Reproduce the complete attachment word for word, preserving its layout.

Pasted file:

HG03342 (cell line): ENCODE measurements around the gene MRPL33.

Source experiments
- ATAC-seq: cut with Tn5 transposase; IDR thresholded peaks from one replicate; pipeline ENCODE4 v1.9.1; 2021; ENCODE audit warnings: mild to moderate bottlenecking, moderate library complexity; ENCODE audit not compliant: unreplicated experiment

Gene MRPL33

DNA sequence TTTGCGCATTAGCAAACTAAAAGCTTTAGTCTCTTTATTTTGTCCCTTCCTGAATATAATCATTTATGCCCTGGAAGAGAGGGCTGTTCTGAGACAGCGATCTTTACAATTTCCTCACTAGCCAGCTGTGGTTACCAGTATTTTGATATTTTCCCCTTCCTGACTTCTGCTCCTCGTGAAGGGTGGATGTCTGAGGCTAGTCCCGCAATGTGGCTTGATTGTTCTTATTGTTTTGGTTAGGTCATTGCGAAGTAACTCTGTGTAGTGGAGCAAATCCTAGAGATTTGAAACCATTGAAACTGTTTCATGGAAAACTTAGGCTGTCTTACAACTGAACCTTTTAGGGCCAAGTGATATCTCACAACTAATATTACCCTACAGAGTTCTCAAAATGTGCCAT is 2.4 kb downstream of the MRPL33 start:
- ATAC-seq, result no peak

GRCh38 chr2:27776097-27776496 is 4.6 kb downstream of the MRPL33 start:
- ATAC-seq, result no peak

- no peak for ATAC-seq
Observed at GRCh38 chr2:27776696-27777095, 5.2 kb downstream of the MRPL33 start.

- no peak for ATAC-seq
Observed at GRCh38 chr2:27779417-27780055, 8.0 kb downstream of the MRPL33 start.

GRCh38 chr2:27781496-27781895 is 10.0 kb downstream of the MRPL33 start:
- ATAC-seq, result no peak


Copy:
HG03342 (cell line): ENCODE measurements around the gene MRPL33.

Source experiments
- ATAC-seq: cut with Tn5 transposase; IDR thresholded peaks from one replicate; pipeline ENCODE4 v1.9.1; 2021; ENCODE audit warnings: mild to moderate bottlenecking, moderate library complexity; ENCODE audit not compliant: unreplicated experiment

Gene MRPL33

DNA sequence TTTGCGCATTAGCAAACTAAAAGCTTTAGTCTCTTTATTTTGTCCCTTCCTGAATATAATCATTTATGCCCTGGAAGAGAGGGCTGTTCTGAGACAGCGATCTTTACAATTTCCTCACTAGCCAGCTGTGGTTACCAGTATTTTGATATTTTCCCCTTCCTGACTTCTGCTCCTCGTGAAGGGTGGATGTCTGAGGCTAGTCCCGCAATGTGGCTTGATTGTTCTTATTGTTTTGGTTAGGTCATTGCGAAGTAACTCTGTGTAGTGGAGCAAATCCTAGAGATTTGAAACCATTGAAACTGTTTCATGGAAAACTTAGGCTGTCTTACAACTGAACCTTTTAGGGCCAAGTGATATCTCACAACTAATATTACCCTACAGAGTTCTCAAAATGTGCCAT is 2.4 kb downstream of the MRPL33 start:
- ATAC-seq, result no peak

GRCh38 chr2:27776097-27776496 is 4.6 kb downstream of the MRPL33 start:
- ATAC-seq, result no peak

- no peak for ATAC-seq
Observed at GRCh38 chr2:27776696-27777095, 5.2 kb downstream of the MRPL33 start.

- no peak for ATAC-seq
Observed at GRCh38 chr2:27779417-27780055, 8.0 kb downstream of the MRPL33 start.

GRCh38 chr2:27781496-27781895 is 10.0 kb downstream of the MRPL33 start:
- ATAC-seq, result no peak